Considering all of this, you might well be wondering: Is hold this parish together? And what attracts so many people to its benches week after week? In the decade or so that I have been part of this community, some crucial characteristics have become increasingly clear to me.

First of all, worship is central to our life. Our parish has what might be called a living style of worship. Contemporary songs are sometimes sung; the drums are played; the liturgical responses of the congregation are pronounced with energy. However, features of a more traditional cult are also present. Liturgies are celebrated with reverence and rubrics are carefully followed. Latin is regularly included, and liturgical life beyond Mass includes all-night rosary vigils and an always-open adoration chapel. In the end, one thing seems clear to me: it’s not a particular style that people are most in love with. It’s God.

In these hectic and restless times, it’s easy to forget this: we come to Mass to worship God. With our words and with our bodies, we unite to say that God is God; that though we are broken by sin, here we find the true medicine for our wounds. We come to offer our lives on the altar, to unite them to the one true sacrifice that reconciles all things. We come to be nourished and remade for all that awaits us.

In our parish, this love for God is palpable, as well as a second element: love for one another. Through interactions inside and outside the church building, true friendships are the norm. I know I can show up and be greeted as if I was coming home. A beautiful, elderly Cape Verdean woman – the closest thing we have to a single parish-headed matriarch – always pulls me to me and says unapologetically, “I love you.” I believe her. As I have been integrated into this community, I have also had invaluable opportunities to love: to pray or offer advice or simply to show up at the front door of someone with dinner when it’s needed most.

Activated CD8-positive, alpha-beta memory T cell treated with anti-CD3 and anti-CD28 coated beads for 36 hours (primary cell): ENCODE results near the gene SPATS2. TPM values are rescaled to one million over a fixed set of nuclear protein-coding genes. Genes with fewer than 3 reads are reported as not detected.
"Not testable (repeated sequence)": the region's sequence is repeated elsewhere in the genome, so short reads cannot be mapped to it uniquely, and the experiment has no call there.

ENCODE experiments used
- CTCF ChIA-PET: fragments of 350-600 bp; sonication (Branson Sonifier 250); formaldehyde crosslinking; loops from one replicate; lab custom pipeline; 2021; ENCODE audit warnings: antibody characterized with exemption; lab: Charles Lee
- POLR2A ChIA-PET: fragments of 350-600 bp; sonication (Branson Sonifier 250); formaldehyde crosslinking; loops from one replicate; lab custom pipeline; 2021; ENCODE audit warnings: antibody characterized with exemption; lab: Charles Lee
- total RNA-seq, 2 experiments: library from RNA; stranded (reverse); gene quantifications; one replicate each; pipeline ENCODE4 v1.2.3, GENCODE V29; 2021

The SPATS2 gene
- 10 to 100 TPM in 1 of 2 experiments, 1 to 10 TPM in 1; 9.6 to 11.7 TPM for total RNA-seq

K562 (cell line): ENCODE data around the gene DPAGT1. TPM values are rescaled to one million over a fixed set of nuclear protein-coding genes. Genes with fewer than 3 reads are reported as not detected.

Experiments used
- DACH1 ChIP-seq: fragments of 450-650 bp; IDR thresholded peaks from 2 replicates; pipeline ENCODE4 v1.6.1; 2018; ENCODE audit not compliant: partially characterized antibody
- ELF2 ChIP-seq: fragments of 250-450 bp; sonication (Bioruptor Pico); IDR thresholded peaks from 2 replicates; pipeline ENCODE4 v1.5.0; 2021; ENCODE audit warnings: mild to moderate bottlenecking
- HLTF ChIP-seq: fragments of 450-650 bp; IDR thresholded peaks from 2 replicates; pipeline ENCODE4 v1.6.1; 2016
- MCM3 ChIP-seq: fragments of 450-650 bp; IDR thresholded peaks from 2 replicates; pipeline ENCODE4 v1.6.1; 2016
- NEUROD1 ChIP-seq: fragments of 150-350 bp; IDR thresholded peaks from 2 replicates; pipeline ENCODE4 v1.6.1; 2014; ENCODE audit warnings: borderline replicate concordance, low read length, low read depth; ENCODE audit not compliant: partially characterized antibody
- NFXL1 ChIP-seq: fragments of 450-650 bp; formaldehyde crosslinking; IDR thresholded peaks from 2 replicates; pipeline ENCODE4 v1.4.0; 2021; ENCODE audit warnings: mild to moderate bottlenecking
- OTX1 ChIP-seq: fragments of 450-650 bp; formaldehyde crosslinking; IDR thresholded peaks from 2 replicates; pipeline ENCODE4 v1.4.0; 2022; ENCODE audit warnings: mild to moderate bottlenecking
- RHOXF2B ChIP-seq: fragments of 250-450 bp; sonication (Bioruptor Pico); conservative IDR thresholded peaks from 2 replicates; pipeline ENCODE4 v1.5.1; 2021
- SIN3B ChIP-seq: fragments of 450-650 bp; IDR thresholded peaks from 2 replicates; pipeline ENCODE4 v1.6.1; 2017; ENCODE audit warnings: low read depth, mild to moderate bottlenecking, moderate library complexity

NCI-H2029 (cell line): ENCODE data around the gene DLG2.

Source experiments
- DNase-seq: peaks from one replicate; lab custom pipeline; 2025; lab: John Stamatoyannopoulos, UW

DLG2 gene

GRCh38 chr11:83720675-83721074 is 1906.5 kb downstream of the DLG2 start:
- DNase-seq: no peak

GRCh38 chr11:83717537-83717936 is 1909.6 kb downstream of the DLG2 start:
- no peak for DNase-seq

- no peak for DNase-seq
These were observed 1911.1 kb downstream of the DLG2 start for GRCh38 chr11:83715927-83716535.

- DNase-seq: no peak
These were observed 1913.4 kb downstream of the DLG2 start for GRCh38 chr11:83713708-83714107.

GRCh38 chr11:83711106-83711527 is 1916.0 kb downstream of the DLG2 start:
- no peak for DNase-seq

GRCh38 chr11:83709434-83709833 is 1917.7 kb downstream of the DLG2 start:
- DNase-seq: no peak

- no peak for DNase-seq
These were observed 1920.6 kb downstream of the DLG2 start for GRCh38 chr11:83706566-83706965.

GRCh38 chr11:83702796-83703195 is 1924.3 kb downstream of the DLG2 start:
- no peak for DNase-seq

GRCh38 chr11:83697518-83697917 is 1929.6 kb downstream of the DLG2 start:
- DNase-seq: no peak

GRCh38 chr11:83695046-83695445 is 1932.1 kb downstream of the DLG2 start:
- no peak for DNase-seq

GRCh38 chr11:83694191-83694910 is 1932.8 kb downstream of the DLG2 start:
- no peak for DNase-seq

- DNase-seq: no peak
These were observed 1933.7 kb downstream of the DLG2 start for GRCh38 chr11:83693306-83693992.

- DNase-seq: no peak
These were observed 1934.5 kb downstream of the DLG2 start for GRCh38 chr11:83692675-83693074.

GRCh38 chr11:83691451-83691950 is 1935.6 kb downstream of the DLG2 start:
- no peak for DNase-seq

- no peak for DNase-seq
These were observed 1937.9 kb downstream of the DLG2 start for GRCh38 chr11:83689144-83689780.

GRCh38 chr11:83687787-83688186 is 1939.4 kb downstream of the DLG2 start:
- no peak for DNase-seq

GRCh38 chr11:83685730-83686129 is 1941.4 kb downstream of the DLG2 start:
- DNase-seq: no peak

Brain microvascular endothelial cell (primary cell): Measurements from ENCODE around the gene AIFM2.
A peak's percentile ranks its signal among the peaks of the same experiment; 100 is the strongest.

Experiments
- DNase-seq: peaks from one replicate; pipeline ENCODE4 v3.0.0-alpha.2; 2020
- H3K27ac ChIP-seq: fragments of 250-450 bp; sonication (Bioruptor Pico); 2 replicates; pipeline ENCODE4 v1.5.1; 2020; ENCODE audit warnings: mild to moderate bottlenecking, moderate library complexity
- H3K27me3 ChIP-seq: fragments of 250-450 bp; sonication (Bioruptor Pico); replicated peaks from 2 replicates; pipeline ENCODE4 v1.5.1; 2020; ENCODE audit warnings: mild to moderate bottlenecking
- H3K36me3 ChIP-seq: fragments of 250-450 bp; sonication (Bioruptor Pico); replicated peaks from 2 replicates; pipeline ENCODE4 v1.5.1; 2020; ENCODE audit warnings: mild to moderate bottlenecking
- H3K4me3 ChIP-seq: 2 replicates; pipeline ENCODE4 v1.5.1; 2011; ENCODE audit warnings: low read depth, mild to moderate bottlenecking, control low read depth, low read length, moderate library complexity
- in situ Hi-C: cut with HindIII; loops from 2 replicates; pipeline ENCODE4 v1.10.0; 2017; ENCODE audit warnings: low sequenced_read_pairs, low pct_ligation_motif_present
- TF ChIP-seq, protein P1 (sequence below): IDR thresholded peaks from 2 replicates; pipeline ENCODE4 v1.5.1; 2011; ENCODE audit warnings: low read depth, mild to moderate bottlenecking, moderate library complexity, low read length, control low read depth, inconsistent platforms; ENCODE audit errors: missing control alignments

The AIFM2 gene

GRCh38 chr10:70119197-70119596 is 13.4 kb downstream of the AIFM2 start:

Our parish is at the service of our neighborhood and our city.

We do our best to accommodate others as well. If you come to Mass, you will be warmly welcomed. We want to know your name. And we try to meet you where you are. American Sign Language interpreters are available at Mass every Sunday. We offer catechesis tailored to a continuum of individual needs, and we have organized a summer program specifically for people with disabilities. In the midst of a pandemic and all the divisions it has spawned, we have done everything to support each other, be generous and patient.

Perhaps unsurprisingly, this love also overflows. The final hallmark of this parish is that both as a community and as individual members, our parish serves our neighborhood and our city. We have a food bank and a meal kitchen; a food-truck ministry is heading to neighborhoods where it’s needed most. Our Parish High School welcomes all students, regardless of ability to pay, and supports those who lack math or English skills so that everyone can finish well. Individual members deploy in countless ministries, including teaching and outreach to the homeless. One runs a center for the elderly. One is a state senator.

At the heart of all this activity is our pastor. He has many traits that nurture our community: He is humble and hardworking; he works collaboratively and generously with lay leaders; he is open and curious when he asks where the Spirit is leading us. Ultimately, however, the trait that shapes it is deeply connected to the traits I have already described: it focuses on our central calling, to live together in the love of Christ and to share that love with others. . Specific programs and initiatives come and go. What is essential is that we remember this central truth and live by it.

It is important to say that our parish is of course not perfect. We lose our focus. We become impatient with each other and with ourselves. Money is always short. But love is a powerful thing. It covers a multitude of sins, and it gives us energy and hope, even in these difficult days.

It would be easy in a parish like ours to focus on what we lack or the challenges we face. We could spend our time longing for this beautiful gothic church that was once ours. But that is not our task. We can only be here, now, drawn to the altar and then sent back, in a rhythm that gives us life. And even if the details and the story were very different, what more could you ask for?